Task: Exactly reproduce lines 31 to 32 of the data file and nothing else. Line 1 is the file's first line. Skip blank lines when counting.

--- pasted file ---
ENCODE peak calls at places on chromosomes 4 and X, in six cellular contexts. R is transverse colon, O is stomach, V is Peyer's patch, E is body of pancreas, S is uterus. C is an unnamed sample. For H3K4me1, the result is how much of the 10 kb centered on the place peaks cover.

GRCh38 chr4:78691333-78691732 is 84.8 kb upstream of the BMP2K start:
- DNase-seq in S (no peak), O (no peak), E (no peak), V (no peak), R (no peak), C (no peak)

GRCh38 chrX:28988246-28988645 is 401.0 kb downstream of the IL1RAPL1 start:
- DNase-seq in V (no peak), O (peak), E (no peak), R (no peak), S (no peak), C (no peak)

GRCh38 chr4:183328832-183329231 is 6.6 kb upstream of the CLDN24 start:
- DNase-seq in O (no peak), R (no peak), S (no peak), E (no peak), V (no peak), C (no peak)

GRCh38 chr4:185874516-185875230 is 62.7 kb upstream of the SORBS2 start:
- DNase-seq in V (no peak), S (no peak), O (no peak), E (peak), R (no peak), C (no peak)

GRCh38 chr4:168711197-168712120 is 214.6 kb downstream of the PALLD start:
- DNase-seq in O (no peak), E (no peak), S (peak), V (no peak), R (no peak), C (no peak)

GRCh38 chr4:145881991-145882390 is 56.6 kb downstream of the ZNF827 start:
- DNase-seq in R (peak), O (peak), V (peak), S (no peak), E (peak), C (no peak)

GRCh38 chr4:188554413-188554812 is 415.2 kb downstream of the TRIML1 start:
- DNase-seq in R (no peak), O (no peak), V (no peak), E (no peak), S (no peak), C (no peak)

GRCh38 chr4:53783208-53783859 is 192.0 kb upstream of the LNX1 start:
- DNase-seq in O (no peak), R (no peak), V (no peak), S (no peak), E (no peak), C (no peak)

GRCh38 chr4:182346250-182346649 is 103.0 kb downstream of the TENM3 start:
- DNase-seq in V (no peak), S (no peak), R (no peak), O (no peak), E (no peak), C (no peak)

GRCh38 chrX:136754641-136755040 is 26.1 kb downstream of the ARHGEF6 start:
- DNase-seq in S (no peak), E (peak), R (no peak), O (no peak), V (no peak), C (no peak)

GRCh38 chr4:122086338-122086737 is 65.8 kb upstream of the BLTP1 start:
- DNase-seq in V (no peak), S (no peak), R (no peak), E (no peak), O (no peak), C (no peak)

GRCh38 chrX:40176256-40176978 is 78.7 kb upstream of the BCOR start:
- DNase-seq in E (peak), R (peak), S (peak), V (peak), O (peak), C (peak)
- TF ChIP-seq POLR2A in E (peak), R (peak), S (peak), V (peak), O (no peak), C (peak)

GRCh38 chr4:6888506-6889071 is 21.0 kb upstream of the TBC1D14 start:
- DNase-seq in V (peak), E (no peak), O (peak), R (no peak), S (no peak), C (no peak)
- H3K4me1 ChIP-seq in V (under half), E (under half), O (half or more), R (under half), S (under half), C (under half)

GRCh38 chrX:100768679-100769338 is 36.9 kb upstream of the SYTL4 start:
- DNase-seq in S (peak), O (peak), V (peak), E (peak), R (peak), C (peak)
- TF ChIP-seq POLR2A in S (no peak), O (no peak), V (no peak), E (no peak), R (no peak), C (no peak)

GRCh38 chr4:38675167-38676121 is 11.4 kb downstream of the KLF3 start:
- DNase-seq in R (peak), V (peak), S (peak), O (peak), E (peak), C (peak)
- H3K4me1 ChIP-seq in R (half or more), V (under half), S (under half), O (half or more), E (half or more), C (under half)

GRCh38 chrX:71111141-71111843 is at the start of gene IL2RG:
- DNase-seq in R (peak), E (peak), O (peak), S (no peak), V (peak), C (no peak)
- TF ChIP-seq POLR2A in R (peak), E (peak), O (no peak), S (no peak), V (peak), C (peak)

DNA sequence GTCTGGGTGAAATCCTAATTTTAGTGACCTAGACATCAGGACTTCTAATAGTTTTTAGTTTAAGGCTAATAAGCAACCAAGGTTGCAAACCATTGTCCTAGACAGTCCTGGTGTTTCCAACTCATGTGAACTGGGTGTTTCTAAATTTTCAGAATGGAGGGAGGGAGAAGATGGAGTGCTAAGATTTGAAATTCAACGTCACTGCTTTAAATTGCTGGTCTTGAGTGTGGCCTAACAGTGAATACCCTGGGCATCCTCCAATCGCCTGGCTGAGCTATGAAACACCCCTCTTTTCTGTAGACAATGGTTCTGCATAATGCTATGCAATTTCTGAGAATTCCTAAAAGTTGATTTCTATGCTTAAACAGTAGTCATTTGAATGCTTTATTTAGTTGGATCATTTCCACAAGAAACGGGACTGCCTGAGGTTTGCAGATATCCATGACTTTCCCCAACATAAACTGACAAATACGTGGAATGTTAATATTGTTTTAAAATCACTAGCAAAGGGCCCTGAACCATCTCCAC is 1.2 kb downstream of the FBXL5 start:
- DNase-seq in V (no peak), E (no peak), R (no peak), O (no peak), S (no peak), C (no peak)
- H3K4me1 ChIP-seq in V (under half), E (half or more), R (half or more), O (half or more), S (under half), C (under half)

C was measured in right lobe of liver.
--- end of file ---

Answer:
- DNase-seq in S (peak), O (peak), V (peak), E (peak), R (peak), C (peak)
- TF ChIP-seq POLR2A in S (no peak), O (no peak), V (no peak), E (no peak), R (no peak), C (no peak)